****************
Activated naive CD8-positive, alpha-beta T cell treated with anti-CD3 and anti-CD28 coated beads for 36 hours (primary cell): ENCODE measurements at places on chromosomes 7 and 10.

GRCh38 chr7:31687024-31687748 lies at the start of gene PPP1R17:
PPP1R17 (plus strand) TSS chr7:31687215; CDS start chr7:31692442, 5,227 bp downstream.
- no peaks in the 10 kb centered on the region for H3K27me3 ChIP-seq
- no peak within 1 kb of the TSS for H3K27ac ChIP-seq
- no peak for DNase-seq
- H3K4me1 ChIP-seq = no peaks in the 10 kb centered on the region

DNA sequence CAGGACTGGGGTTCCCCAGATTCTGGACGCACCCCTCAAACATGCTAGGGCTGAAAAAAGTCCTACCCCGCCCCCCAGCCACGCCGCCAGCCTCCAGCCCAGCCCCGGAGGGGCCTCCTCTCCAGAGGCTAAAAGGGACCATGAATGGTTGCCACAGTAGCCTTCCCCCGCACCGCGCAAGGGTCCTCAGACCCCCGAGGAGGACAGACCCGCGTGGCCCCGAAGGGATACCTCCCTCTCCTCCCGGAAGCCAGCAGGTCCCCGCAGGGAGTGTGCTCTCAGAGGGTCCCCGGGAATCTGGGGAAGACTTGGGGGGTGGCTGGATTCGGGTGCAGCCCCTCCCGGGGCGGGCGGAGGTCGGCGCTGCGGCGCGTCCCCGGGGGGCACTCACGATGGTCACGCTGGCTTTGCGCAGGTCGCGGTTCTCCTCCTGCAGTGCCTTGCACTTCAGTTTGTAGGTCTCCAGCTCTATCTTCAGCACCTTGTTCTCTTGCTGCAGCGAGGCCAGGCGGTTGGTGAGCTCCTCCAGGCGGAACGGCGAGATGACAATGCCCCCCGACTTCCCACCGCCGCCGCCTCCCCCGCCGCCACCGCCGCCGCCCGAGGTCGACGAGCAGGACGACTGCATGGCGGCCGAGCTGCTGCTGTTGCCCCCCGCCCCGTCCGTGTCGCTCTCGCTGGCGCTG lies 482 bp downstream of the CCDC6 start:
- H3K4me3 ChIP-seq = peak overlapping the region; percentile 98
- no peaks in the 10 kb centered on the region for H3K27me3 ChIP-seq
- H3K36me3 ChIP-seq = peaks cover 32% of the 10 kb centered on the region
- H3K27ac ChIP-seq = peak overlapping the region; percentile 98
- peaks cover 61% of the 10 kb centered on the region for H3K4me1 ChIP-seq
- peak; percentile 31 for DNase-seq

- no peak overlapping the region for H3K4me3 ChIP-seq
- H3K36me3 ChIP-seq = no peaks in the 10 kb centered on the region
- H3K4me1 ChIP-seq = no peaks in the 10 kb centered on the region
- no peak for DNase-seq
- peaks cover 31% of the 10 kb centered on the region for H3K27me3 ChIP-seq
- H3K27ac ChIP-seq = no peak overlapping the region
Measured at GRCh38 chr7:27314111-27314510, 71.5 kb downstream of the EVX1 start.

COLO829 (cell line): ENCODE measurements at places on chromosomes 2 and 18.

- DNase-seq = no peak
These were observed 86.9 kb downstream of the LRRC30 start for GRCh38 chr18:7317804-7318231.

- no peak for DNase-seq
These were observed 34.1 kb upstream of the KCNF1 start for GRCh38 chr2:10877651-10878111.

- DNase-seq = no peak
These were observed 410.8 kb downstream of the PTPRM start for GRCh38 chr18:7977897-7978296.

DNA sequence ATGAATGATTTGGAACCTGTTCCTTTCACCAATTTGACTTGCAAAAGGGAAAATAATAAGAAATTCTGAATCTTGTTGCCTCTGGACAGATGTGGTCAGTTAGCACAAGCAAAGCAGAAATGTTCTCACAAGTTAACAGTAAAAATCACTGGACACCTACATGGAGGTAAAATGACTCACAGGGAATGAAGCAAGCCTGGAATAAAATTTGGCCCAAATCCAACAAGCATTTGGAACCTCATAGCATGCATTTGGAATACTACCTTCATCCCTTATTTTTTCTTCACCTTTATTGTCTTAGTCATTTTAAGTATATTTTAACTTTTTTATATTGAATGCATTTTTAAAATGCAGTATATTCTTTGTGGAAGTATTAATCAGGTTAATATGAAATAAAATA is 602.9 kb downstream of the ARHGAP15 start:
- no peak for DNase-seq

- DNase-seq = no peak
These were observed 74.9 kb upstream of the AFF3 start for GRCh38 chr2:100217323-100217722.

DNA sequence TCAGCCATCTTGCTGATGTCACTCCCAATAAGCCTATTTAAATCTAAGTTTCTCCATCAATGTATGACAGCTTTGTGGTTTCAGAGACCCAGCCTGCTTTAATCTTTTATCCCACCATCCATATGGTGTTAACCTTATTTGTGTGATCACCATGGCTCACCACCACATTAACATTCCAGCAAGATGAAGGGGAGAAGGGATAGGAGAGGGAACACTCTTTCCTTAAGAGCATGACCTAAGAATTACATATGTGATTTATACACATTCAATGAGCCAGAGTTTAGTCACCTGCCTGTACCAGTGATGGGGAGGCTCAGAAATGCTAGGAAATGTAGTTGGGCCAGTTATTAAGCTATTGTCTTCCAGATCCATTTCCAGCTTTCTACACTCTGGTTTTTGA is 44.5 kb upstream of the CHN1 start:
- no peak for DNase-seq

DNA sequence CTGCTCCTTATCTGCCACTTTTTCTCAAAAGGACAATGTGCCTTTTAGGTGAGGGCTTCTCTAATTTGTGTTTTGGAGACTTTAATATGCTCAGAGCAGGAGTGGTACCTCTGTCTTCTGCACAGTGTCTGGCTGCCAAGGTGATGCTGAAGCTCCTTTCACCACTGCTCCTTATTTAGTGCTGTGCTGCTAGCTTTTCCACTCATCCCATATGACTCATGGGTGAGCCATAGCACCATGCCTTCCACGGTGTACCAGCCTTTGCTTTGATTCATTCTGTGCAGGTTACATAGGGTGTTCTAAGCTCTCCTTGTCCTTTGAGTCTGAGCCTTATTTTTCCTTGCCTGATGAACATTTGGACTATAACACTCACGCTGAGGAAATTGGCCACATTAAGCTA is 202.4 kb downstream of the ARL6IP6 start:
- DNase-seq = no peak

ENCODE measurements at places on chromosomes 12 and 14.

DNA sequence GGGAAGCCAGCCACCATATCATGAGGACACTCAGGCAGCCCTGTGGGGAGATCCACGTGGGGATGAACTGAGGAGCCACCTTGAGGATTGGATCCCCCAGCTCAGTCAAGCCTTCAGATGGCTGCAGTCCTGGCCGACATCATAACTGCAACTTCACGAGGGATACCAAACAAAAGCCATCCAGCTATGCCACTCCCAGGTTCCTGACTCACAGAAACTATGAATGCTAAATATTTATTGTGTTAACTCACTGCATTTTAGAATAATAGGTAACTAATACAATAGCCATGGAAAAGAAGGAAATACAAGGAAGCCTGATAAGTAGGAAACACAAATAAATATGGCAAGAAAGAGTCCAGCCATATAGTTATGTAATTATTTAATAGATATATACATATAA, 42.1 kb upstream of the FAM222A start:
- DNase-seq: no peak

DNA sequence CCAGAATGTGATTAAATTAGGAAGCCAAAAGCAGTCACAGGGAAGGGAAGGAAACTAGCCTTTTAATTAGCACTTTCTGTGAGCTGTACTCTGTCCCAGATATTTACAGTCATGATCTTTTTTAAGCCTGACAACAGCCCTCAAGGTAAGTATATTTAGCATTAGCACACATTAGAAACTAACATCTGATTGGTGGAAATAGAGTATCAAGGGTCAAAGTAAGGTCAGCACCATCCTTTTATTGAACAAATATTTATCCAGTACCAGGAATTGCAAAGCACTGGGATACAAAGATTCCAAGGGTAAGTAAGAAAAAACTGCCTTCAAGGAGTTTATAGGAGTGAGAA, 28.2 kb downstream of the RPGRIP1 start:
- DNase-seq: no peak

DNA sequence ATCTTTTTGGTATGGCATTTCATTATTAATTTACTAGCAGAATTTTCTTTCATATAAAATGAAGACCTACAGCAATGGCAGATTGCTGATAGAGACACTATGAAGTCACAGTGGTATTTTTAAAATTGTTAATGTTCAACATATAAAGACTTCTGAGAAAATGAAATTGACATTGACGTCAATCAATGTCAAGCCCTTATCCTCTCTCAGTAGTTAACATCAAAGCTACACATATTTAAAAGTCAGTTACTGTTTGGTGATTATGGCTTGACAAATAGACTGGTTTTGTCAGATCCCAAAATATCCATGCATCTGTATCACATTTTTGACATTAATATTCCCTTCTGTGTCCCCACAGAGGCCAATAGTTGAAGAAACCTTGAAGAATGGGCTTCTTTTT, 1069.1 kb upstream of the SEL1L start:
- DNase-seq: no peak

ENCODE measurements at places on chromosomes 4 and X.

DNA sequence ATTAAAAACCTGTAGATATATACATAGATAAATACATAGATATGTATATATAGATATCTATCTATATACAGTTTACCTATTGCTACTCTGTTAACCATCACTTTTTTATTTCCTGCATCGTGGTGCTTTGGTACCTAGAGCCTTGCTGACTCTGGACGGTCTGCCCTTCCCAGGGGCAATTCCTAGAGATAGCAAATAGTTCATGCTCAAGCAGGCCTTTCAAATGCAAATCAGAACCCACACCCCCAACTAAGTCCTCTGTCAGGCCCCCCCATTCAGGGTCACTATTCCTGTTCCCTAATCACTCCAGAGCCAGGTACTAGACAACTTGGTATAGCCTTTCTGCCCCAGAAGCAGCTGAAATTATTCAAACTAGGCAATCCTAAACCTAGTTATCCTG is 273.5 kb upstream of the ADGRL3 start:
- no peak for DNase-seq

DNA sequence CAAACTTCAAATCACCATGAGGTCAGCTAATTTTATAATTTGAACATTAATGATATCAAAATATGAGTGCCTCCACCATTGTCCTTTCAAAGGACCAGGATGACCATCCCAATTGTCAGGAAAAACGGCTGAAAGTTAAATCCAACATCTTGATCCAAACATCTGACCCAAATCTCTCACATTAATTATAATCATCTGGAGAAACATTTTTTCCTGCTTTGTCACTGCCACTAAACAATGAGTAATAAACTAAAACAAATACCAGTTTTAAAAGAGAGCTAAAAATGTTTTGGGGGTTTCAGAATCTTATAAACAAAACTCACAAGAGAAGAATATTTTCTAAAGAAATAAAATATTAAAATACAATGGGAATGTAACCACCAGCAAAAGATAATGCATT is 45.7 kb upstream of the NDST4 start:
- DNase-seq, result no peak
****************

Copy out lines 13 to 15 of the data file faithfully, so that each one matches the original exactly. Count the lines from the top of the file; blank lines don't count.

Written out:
- peaks cover 61% of the 10 kb centered on the region for H3K4me1 ChIP-seq
- peak; percentile 31 for DNase-seq

- no peak overlapping the region for H3K4me3 ChIP-seq